• Keep the bathroom safe. Bathrooms are a hazardous area for fallers. Make sure bathmats are used to keep surfaces dry and provide grip, and install grab rails and toilet frames within reach to assist movement.
  • Get a stairlift. Stairlifts are a lifesaver for people who sleep upstairs, and are relatively easy to install on curved or straight staircases.

VELA chairs

The VELA Activity chair gives people the independence they need to move from one position in the house to another in a seated position. With ergonomics at the heart of its design, it has a range of features to provide users with the stability they need whether they are sitting stationery, performing leg exercises, or moving around on the wheeled castors.

Lifestyle shot of an elderly man in his bedroom sitting on an elevated Vela 700 Tango Activity chair using the raised height to store clothes.

This gives elderly users confidence and prevents falls while going about their daily activities at home.

  • Secure Sit-To-Stand

The standing mechanism provides a safe transition from sitting to standing position

  • Integrated Handbrake

The chair wheels have a secure locking mechanism, giving ultimate stability

  • Height elevation

Easy-touch buttons provide a simple height adjustment to help users access different height work surfaces and adjust for activities like leg exercises.

  • Glide-about castors

The large swivel castors make moving and adjusting the chair smooth and easy

  • Enhanced independence and safety at home

The VELA chair gives less mobile users the ability to move around home environments on the same level, allowing them to access different height surfaces and go about their daily routines with ease, whilst staying safe from falling.

Falls Detectors

Falls detection systems such as the HipGuard make innovative use of technology to protect fallers.

The HipGuard fastens around the waist and uses a movement detection system to inflate an airbag around the hip if the user suffers a fall. The independent testing have shown it to be extremely effective, reducing impact force by 90%.

Falls Assistance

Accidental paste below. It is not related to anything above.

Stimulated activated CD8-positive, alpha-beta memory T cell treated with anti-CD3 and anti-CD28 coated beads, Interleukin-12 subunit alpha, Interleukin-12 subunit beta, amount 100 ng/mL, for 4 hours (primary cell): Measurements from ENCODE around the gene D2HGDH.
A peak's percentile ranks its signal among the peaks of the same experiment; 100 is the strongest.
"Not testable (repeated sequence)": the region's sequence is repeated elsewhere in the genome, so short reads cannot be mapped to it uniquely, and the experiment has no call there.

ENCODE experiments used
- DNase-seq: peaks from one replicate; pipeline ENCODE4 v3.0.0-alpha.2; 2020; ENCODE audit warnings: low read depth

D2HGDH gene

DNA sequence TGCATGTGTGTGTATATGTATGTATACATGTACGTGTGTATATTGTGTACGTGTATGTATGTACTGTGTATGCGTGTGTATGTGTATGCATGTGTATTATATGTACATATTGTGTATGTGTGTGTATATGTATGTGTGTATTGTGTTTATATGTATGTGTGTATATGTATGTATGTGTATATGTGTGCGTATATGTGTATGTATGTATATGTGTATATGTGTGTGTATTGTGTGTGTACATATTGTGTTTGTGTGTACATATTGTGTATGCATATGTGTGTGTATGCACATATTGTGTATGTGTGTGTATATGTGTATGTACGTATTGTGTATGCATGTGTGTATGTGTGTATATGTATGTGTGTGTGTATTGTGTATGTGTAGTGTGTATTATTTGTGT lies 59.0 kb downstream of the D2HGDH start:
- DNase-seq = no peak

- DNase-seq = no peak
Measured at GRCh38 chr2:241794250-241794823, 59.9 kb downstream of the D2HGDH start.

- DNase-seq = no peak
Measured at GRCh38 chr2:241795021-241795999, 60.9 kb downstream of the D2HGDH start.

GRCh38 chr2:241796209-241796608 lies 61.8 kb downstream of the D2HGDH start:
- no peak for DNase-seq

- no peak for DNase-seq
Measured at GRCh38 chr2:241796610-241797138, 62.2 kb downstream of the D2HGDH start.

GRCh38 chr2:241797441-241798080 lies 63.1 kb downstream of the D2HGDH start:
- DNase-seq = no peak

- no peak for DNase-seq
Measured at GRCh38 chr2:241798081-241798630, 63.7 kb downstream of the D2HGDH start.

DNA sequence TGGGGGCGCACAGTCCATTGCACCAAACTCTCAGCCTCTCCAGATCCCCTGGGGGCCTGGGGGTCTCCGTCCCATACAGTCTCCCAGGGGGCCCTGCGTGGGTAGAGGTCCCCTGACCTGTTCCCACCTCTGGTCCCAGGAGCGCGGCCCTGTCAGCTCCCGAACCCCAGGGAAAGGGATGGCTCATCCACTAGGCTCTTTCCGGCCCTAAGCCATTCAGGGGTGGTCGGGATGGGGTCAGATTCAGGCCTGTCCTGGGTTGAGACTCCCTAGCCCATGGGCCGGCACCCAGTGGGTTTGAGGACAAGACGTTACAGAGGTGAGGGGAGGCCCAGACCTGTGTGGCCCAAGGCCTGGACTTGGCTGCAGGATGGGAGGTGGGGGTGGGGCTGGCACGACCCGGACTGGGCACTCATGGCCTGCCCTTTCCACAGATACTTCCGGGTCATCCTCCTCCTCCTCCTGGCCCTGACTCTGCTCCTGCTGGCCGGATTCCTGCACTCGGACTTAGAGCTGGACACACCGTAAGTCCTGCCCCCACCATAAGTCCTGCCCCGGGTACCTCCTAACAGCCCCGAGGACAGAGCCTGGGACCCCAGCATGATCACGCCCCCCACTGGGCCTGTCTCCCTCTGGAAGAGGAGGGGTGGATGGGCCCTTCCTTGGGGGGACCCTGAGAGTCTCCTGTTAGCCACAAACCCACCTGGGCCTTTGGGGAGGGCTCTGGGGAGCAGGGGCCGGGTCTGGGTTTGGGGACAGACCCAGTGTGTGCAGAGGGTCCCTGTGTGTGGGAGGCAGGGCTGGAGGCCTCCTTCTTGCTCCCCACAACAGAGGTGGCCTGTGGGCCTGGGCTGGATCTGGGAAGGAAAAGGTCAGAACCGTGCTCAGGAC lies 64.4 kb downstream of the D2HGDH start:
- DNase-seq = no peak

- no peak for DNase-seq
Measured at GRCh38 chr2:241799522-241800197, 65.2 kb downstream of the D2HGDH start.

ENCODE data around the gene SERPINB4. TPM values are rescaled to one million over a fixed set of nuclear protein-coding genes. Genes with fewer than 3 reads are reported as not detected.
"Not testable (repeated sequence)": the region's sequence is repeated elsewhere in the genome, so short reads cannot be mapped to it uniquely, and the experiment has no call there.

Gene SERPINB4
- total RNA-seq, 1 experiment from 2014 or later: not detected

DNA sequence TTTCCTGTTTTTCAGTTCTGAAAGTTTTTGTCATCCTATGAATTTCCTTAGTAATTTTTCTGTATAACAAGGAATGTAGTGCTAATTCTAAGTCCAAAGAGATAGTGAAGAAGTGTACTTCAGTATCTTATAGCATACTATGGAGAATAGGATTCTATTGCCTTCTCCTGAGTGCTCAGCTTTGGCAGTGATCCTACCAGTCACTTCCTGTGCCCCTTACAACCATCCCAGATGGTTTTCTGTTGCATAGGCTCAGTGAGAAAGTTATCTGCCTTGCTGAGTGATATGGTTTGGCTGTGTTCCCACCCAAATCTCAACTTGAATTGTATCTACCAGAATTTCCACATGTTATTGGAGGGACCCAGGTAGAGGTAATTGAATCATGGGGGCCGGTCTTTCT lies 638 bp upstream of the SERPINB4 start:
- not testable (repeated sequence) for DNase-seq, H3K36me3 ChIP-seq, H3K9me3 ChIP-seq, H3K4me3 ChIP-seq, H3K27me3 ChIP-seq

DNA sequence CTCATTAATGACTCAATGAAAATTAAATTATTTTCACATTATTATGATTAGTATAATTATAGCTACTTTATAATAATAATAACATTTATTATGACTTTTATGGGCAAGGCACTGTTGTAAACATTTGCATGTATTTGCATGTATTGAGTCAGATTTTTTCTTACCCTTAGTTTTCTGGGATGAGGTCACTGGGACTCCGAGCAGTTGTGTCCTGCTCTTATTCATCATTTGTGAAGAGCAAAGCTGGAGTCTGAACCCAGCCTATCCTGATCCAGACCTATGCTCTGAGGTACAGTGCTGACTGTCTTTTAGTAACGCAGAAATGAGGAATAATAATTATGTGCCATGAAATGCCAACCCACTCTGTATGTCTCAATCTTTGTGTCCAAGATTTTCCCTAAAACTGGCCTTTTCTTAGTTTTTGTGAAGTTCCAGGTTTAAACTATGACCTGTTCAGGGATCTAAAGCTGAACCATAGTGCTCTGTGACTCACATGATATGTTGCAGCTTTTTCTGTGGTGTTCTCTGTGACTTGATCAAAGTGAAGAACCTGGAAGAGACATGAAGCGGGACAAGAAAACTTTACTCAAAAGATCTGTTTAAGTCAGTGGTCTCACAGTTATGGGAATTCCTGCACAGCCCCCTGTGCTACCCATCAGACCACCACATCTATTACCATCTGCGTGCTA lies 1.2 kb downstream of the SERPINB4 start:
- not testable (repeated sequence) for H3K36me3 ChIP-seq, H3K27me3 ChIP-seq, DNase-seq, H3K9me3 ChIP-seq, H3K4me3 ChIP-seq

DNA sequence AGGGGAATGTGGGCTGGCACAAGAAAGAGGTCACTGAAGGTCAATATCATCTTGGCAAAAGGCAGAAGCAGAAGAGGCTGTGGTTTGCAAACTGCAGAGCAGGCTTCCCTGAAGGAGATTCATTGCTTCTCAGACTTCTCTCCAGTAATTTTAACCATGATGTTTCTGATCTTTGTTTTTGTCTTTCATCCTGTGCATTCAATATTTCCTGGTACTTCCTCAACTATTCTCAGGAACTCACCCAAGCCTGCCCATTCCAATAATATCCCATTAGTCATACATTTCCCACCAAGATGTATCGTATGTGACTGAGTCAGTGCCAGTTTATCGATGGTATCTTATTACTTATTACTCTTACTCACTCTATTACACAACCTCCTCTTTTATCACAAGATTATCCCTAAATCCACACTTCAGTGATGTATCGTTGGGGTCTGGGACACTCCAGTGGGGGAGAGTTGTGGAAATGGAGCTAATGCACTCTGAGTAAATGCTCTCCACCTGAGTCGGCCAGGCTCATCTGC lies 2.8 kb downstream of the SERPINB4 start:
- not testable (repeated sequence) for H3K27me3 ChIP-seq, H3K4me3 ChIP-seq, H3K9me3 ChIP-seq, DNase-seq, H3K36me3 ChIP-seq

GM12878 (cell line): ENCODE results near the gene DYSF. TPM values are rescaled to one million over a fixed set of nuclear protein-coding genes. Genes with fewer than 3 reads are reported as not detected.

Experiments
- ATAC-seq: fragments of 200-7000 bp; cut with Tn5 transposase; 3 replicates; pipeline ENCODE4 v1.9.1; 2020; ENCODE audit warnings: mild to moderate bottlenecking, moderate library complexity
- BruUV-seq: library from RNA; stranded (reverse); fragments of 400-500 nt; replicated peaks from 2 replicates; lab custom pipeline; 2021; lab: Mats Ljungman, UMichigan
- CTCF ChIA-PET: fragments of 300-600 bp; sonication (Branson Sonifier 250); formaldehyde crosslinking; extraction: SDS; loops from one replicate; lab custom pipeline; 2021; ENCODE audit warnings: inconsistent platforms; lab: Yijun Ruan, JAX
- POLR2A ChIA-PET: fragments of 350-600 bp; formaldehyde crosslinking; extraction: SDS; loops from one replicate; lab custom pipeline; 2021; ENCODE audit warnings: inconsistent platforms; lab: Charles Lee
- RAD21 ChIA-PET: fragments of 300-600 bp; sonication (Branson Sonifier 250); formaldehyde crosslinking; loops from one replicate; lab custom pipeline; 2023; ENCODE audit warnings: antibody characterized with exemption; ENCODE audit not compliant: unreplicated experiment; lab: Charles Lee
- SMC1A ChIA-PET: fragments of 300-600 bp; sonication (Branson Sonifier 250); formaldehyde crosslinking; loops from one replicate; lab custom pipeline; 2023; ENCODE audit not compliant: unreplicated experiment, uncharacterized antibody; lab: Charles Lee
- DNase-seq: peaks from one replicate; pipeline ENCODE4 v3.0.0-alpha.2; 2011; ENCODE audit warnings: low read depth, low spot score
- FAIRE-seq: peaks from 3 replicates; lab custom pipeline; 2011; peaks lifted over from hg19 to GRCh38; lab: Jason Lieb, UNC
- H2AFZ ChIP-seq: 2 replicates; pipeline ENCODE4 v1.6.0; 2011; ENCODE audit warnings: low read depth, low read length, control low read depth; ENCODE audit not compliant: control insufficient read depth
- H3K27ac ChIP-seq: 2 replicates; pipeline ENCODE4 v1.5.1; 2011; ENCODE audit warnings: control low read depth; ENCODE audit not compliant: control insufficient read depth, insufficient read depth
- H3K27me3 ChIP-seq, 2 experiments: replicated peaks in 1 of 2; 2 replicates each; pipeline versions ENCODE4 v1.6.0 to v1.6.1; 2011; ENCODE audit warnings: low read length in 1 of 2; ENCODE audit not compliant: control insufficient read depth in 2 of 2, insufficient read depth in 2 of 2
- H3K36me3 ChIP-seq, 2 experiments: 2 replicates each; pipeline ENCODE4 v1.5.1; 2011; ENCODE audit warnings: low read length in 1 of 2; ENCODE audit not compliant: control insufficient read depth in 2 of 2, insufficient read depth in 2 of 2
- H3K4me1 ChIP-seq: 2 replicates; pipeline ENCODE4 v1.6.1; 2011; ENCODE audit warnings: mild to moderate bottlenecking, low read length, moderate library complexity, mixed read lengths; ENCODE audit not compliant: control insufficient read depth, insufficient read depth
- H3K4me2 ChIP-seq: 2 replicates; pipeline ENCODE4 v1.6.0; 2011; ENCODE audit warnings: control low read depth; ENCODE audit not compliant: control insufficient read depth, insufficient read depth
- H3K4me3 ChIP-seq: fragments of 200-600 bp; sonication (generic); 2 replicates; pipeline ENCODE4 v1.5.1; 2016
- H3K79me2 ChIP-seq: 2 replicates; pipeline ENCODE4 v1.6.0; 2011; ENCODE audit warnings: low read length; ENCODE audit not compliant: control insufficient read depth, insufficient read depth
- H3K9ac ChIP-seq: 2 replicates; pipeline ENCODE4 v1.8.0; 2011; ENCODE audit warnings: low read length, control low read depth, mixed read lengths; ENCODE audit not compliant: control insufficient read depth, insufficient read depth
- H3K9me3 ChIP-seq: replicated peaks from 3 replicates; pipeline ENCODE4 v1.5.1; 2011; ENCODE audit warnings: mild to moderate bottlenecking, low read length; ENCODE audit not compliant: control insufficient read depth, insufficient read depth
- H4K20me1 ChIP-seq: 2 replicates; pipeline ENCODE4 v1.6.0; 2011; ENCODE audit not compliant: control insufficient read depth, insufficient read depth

Despite the best efforts to prevent falls within the home, they still can and do occur. Having the right equipment at hand for when this happens takes the emotional trauma and danger to health out of the situation.

Raizer M

The Raizer M is the manual version of the Raizer lifting device, which costs significantly less than the electric version and works by turning a crank handle to gently lift the faller into a sitting position. It assembles and breaks down very easily, and is stored in a compact carry case so can be kept in a cupboard to be on hand when needed.

Raizer M lifting chair

Raizer M lifting chair

Falls Teams

A lot of Falls Teams use the Raizer when responding to falls in the community, such as Vitaline in Blackpool. It deploys in seconds and enables single-handed care, allowing the parademic to focus on the welfare of the faller.



Making the home environment safe is a key part of effective falls prevention strategies for people living in their own homes. Coupling this with enabling equipment like the VELA Activity chair helps people to maintain their independence and dignity.

Speak to our team today

Date Published

12 March 2024

Reading Time

5 minutes

Author avatar


Ralph Hulbert

Ralph has many years' experience in the healthcare sector. In a previous life he worked in finance, and his spreadsheet skills come in handy for all the analysis and research he does as he investigates topics and solutions for some of the world's most complex healthcare conditions and challenges. Aside from writing in-depth articles and organising webinars and interviews with top healthcare professionals, Ralph also administrates Vivid's "Healthcare Pioneers Board", a large group of healthcare specialists with multiple disciplines, who are working together to improve care for years to come.